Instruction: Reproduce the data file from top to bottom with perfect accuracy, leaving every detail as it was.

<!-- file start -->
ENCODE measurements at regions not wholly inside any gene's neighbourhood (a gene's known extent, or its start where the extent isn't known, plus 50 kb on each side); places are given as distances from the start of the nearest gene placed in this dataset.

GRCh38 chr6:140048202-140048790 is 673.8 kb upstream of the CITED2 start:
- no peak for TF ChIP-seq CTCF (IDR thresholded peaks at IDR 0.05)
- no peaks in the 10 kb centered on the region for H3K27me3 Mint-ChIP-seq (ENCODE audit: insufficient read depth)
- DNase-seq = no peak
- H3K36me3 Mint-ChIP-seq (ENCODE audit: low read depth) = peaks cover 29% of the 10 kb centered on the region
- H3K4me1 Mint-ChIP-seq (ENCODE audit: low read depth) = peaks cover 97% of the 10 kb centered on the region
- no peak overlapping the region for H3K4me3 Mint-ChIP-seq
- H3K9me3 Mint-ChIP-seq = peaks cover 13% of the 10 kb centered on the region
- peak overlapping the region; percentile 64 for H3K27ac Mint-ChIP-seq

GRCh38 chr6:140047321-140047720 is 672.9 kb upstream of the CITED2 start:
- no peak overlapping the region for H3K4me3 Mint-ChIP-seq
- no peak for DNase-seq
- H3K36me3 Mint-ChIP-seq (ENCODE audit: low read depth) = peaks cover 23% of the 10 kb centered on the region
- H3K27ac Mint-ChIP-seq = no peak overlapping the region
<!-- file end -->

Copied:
ENCODE measurements at regions not wholly inside any gene's neighbourhood (a gene's known extent, or its start where the extent isn't known, plus 50 kb on each side); places are given as distances from the start of the nearest gene placed in this dataset.

GRCh38 chr6:140048202-140048790 is 673.8 kb upstream of the CITED2 start:
- no peak for TF ChIP-seq CTCF (IDR thresholded peaks at IDR 0.05)
- no peaks in the 10 kb centered on the region for H3K27me3 Mint-ChIP-seq (ENCODE audit: insufficient read depth)
- DNase-seq = no peak
- H3K36me3 Mint-ChIP-seq (ENCODE audit: low read depth) = peaks cover 29% of the 10 kb centered on the region
- H3K4me1 Mint-ChIP-seq (ENCODE audit: low read depth) = peaks cover 97% of the 10 kb centered on the region
- no peak overlapping the region for H3K4me3 Mint-ChIP-seq
- H3K9me3 Mint-ChIP-seq = peaks cover 13% of the 10 kb centered on the region
- peak overlapping the region; percentile 64 for H3K27ac Mint-ChIP-seq

GRCh38 chr6:140047321-140047720 is 672.9 kb upstream of the CITED2 start:
- no peak overlapping the region for H3K4me3 Mint-ChIP-seq
- no peak for DNase-seq
- H3K36me3 Mint-ChIP-seq (ENCODE audit: low read depth) = peaks cover 23% of the 10 kb centered on the region
- H3K27ac Mint-ChIP-seq = no peak overlapping the region